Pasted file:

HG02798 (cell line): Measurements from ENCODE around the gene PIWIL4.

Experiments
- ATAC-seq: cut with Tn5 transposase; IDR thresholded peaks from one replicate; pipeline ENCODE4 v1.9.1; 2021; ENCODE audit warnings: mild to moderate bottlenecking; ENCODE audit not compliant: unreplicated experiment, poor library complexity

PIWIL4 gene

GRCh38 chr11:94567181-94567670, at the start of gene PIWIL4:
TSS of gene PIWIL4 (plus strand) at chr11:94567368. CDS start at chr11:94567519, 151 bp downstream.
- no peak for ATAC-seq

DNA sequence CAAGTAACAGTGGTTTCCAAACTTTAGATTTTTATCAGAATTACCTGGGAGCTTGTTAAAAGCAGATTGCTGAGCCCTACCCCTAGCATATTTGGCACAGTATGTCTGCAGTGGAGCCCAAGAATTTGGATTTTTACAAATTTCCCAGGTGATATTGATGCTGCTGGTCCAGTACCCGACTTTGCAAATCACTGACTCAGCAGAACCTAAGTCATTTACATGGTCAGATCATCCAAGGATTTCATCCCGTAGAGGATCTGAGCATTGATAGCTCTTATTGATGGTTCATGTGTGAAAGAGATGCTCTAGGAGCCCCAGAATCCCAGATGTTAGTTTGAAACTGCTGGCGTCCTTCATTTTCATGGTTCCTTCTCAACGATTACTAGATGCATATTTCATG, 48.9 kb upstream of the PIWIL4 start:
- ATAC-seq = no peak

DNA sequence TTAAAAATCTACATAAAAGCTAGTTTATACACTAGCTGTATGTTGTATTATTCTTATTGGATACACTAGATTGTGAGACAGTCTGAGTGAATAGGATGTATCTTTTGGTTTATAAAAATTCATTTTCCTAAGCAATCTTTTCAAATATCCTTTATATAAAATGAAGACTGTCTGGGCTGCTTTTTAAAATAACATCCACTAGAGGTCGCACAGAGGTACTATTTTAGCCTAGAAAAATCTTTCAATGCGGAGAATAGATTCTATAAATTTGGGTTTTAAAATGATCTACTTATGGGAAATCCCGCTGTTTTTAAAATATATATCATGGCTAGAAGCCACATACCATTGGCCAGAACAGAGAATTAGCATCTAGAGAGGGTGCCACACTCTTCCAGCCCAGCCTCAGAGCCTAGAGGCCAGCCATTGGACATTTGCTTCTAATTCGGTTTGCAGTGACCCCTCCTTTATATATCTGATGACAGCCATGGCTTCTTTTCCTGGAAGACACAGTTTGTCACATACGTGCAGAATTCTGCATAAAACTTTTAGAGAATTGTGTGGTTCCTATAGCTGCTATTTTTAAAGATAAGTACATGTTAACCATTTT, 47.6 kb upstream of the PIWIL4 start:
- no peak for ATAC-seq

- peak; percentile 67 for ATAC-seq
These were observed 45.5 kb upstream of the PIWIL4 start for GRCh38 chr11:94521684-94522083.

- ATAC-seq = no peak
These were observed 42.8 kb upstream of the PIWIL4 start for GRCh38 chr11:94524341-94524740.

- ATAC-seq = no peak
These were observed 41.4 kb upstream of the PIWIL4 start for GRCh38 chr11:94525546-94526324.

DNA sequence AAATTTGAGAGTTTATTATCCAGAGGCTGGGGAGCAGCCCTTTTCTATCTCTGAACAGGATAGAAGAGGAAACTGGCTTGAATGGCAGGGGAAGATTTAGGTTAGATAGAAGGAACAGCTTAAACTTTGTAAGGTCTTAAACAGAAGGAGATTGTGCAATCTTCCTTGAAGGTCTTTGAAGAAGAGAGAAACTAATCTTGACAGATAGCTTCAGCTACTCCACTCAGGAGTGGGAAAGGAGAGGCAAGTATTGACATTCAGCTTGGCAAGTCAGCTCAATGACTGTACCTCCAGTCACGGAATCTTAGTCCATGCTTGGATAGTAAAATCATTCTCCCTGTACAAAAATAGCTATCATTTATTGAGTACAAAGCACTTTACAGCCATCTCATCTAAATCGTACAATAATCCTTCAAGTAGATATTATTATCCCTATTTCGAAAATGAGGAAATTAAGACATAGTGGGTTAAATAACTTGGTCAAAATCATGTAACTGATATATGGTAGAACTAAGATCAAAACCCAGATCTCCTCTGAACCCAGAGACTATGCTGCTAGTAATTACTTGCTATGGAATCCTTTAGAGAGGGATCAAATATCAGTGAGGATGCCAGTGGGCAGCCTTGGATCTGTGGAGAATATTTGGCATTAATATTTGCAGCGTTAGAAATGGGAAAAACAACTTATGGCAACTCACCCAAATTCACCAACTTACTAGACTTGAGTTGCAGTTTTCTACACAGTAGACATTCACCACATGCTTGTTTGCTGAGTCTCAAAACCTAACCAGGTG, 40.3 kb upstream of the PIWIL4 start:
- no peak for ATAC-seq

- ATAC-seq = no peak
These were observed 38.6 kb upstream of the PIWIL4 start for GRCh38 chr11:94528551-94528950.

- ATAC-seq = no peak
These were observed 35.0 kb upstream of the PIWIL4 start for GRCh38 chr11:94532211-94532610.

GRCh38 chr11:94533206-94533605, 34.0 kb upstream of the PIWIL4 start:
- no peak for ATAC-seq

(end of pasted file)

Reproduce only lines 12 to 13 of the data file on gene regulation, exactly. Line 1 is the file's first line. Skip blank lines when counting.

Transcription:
- peak; percentile 67 for ATAC-seq
These were observed 45.5 kb upstream of the PIWIL4 start for GRCh38 chr11:94521684-94522083.